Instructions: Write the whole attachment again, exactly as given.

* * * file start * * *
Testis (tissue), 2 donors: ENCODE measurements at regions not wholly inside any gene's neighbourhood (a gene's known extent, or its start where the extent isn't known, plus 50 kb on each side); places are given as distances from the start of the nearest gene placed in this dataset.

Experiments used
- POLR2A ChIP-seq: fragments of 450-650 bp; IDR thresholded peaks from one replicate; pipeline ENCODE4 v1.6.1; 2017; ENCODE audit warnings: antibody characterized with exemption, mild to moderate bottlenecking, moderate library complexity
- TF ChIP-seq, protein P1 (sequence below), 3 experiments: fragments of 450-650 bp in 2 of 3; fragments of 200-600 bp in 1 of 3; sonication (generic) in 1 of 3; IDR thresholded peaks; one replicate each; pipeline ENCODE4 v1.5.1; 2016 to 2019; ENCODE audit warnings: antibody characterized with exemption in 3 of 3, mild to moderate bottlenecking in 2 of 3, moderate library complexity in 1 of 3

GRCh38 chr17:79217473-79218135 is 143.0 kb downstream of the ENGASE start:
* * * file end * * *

Testis (tissue), 2 donors: ENCODE measurements at regions not wholly inside any gene's neighbourhood (a gene's known extent, or its start where the extent isn't known, plus 50 kb on each side); places are given as distances from the start of the nearest gene placed in this dataset.

Experiments used
- POLR2A ChIP-seq: fragments of 450-650 bp; IDR thresholded peaks from one replicate; pipeline ENCODE4 v1.6.1; 2017; ENCODE audit warnings: antibody characterized with exemption, mild to moderate bottlenecking, moderate library complexity
- TF ChIP-seq, protein P1 (sequence below), 3 experiments: fragments of 450-650 bp in 2 of 3; fragments of 200-600 bp in 1 of 3; sonication (generic) in 1 of 3; IDR thresholded peaks; one replicate each; pipeline ENCODE4 v1.5.1; 2016 to 2019; ENCODE audit warnings: antibody characterized with exemption in 3 of 3, mild to moderate bottlenecking in 2 of 3, moderate library complexity in 1 of 3

GRCh38 chr17:79217473-79218135 is 143.0 kb downstream of the ENGASE start: